Niv Rabino arrived home to Haifa earlier this week after completing a stint as head of IsraAID‘s mission on the Greek island of Lesvos. For nine months, Rabino oversaw the humanitarian aid organization’s intensive work supporting the medical and psychosocial needs of Middle Eastern and African refugees stuck in camps waiting for permission to migrate to the European mainland. He was looking forward to some time off.
Then Hurricane Harvey struck Texas, and Rabino knew his vacation was going to have to be postponed. IsraAID immediately put together a response team, and he offered to join. It was obvious that the people of Texas needed help, but there was also a personal reason why Rabino wanted to jump on a plane to the US: His brother’s 11-year-old daughter was caught up in the flooding.
“She had gone from Tel Aviv to Houston on vacation with her grandmother to visit relatives. Fortunately, they were able to ride out the storm by holing up with 15 other people on the second floor of the relatives’ house for three days,” Rabino told The Times of Israel.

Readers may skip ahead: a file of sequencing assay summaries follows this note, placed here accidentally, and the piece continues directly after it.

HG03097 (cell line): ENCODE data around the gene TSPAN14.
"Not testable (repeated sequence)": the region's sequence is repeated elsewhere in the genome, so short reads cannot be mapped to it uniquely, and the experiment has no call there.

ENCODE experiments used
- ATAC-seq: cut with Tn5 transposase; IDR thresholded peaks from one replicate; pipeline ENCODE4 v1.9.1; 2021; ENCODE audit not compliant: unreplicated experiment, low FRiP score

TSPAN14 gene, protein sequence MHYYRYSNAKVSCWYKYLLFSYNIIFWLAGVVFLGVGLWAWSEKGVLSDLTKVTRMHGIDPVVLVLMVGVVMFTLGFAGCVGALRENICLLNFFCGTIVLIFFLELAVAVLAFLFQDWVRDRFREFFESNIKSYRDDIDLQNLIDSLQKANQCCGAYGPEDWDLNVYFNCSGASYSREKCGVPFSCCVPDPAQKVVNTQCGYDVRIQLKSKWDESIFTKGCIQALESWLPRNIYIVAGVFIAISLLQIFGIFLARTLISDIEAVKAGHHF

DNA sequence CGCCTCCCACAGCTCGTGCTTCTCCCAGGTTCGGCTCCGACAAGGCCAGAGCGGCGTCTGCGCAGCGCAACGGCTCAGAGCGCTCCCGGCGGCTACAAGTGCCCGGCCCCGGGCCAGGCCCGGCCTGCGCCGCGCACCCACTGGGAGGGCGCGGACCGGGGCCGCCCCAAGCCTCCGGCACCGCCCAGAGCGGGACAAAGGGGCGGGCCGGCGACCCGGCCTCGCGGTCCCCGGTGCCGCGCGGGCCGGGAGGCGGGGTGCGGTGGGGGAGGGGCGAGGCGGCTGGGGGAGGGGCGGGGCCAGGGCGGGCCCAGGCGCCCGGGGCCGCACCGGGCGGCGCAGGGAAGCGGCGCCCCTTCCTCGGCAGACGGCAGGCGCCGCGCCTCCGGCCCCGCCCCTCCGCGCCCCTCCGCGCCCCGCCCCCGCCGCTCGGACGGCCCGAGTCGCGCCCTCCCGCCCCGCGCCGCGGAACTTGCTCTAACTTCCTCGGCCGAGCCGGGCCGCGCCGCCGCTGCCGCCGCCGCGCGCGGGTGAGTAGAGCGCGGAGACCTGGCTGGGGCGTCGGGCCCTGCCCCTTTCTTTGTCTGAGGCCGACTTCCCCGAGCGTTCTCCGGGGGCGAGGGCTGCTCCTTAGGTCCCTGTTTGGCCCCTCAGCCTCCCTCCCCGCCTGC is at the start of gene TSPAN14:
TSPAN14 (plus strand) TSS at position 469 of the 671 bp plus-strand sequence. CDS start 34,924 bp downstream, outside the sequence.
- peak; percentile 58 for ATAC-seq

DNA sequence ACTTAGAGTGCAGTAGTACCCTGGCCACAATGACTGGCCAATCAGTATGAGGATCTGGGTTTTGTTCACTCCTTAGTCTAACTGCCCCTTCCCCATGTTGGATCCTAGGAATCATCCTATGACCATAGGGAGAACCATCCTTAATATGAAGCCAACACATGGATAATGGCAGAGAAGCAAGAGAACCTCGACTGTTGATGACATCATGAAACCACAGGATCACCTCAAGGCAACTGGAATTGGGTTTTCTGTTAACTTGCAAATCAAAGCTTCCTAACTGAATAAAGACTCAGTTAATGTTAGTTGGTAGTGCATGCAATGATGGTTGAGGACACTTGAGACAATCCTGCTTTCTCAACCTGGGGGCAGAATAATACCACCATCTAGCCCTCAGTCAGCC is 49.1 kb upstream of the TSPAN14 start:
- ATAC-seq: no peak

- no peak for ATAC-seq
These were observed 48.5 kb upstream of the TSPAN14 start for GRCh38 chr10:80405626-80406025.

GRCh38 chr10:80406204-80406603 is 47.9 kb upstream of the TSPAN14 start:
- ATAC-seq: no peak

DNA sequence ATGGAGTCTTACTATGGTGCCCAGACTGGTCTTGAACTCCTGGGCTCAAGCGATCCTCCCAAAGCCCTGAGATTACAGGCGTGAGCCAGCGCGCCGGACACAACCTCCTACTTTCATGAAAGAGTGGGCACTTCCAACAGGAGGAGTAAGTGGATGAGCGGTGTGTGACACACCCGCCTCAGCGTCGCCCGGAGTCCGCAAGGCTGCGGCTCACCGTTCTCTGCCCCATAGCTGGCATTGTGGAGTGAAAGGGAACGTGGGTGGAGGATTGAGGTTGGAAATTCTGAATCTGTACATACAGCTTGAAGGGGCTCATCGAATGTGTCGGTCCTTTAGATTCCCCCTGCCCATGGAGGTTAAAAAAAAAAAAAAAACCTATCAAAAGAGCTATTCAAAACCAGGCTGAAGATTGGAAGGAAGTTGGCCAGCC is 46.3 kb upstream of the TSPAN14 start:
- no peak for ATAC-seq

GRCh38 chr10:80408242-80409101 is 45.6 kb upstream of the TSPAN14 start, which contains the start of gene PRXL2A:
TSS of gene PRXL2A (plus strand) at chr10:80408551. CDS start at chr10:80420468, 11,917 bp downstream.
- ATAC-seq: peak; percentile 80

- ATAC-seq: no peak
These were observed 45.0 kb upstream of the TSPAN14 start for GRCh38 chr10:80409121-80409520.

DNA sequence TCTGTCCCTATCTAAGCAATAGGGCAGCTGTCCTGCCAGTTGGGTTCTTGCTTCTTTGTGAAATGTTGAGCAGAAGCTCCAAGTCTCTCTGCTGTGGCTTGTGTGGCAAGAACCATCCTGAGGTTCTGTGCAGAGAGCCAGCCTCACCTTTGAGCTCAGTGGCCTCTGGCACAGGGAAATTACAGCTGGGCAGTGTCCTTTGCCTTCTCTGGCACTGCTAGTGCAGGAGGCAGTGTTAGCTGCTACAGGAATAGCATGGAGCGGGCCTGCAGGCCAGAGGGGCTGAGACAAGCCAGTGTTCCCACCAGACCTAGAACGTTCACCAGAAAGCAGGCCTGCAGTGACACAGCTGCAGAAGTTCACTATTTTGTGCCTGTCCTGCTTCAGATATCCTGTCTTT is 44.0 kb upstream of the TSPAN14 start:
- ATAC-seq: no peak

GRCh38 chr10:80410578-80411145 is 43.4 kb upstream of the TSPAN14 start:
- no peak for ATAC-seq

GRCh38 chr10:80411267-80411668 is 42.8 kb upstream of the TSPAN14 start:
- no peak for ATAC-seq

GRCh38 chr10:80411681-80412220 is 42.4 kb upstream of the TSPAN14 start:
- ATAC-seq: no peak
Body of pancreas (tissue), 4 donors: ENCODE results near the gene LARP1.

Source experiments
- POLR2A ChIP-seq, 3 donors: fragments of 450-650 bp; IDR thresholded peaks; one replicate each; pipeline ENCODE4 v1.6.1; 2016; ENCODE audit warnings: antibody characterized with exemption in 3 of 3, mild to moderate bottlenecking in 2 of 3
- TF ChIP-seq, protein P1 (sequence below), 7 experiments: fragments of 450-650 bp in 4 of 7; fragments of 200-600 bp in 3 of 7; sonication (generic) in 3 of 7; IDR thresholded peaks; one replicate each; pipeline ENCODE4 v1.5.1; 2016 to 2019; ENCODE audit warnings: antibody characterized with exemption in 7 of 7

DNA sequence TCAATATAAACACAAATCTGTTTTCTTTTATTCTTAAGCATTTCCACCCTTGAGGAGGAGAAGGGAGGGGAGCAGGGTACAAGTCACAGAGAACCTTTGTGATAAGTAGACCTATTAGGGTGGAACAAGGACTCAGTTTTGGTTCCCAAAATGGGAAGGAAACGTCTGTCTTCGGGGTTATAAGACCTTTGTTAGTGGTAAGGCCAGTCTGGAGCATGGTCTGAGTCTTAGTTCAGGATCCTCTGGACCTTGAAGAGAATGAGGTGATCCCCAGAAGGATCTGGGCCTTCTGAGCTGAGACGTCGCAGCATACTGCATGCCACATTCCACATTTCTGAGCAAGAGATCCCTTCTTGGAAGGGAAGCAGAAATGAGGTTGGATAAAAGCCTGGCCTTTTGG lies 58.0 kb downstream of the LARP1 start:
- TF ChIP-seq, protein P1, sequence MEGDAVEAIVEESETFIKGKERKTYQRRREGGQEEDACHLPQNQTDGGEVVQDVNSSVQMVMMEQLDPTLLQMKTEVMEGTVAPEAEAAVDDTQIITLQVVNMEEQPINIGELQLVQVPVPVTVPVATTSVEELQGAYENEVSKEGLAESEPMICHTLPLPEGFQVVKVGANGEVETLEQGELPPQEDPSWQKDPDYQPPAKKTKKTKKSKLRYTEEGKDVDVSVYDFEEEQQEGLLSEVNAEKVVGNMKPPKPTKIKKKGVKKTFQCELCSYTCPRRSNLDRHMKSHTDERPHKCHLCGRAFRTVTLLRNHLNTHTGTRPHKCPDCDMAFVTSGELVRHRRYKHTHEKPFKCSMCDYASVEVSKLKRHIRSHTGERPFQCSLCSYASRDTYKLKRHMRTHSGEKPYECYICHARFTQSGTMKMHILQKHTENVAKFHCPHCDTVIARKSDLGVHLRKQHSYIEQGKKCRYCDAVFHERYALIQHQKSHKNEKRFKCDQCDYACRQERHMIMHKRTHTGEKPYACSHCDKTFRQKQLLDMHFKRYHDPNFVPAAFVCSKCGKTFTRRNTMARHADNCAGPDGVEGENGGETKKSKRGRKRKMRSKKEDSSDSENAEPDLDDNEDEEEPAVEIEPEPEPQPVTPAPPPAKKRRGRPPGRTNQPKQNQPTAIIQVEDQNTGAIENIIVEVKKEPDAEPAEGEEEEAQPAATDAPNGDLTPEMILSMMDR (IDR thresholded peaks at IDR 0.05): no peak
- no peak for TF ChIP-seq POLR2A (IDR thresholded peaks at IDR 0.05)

It was the only house on the block with two floors, so neighbors crowded in, as well. They fortunately had food and water with them to last until the flood water on the first floor receded.
“My niece was brave about it, but I can see that it was a trauma for her from the way she talks about it,” Rabino said.
The relatives — and their house — fared better than many of the others Rabino met upon his arrival to Houston on Wednesday afternoon with four other IsraAID team members. As of Thursday, 38 deaths were attributed to Hurricane Harvey. An estimated 30,000 people were still in shelters, and FEMA reported that 95,745 people in Texas had been approved for emergency assistance, which includes financial help with rent, repairs and lost property.
Read More: Times of Israel